Researchers managed to halt the progression of pulmonary arterial hypertension (PAH) using a specific gene therapy approach in a pig model of the disease. The findings mean that in the future, gene transfer via aerosol inhalation may be used as a potential therapy for PAH and other related lung diseases.
“There is considerable need for new treatments that improve functional capacity, symptoms, and survival,” said the study’s senior author, Dr. Roger Hajjar, M.D., of Mount Sinai Hospital, New York, in a news release. “This treatment with gene therapy offers a novel method of treating a deadly disease that disproportionately affects young adults and women.”
The research team, led by Hajjar, used the harmless adeno-associated virus (AAV) to deliver a gene called SERCA2a to the lungs via an inhaled aerosol form. Researchers used a pig model that closely resembles PAH in humans, and observed that in animals receiving the virus carrying the SERCA2a gene, heart and lung function improved, and the abnormal cellular changes causing PAH were reduced. This is the first time a successful gene delivery has been shown to change the course of PAH in a large animal model.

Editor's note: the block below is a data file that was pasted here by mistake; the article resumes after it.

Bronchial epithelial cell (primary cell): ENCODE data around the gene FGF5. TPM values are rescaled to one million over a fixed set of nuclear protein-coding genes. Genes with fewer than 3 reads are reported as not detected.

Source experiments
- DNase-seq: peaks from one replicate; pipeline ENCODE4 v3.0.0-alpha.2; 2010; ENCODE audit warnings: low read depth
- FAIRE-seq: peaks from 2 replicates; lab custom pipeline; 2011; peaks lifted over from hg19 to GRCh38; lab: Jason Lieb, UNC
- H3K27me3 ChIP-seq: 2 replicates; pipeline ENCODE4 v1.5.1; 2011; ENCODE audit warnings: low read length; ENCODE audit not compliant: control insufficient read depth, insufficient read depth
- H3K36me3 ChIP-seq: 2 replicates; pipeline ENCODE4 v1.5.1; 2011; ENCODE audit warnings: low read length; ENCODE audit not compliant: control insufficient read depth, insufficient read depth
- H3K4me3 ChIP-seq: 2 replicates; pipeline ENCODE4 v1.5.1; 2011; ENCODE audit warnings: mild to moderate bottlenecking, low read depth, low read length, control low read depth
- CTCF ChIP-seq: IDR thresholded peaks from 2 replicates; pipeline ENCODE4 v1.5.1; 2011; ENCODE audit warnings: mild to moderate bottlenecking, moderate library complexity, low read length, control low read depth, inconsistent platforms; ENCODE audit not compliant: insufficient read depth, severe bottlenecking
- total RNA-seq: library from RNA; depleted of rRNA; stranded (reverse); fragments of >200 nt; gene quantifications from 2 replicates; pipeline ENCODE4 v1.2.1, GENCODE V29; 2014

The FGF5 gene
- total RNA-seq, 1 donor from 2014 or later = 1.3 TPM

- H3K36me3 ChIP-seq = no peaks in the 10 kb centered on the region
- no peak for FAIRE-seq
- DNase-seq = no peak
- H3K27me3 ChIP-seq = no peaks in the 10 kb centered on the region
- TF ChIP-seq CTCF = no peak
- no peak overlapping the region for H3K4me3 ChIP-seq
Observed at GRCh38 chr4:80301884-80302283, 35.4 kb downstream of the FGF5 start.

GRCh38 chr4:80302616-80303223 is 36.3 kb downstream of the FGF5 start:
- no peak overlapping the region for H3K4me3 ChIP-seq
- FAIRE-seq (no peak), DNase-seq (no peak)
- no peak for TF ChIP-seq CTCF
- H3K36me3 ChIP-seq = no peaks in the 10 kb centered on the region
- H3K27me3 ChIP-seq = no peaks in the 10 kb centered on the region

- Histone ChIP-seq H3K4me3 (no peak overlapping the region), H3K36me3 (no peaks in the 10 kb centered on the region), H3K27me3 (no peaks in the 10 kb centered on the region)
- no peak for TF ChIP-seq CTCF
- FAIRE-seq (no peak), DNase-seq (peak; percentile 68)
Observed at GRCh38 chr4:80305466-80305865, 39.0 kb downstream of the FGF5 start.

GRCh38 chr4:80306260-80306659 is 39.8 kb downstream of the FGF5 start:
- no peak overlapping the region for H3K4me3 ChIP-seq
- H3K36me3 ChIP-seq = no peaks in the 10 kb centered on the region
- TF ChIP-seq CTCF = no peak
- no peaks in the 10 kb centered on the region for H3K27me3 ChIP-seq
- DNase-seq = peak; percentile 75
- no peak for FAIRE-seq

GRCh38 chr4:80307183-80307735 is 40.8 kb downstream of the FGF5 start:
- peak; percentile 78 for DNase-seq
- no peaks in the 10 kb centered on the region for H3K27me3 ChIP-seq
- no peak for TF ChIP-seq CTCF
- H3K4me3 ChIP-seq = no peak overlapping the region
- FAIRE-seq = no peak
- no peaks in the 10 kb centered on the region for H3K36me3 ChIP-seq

“I’m excited that there is a potential new treatment for patients with this deadly disease,” Hajjar said. “By tailoring the gene therapy, it looks like we can halt the proliferation of smooth muscle cells in the blood vessels. This should help restore function and improve survival in human patients.”
PAH is a rare, rapidly progressing disease affecting around 150,000 people in America every year. The disease mainly affects women, and 50 percent of those diagnosed die within five years due to heart failure.
The high blood pressure observed is caused by the thickening and narrowing of the blood vessels going from the heart to the lungs. The abnormal remodeling of the lung blood vessels is due to faulty calcium regulation in the cells. This results in chronically high levels of calcium in the lung blood vessels, leading to aberrant cell division, and therefore thickening of the vessels. SERCA2a is a key modulator of calcium cycling of the cardiovascular system, and is known to be down-regulated in PAH.
The findings were described in the study “Intratracheal Gene Delivery of SERCA2a Ameliorates Chronic Post-Capillary Pulmonary Hypertension: A Large Animal Model,” published in the Journal of the American College of Cardiology.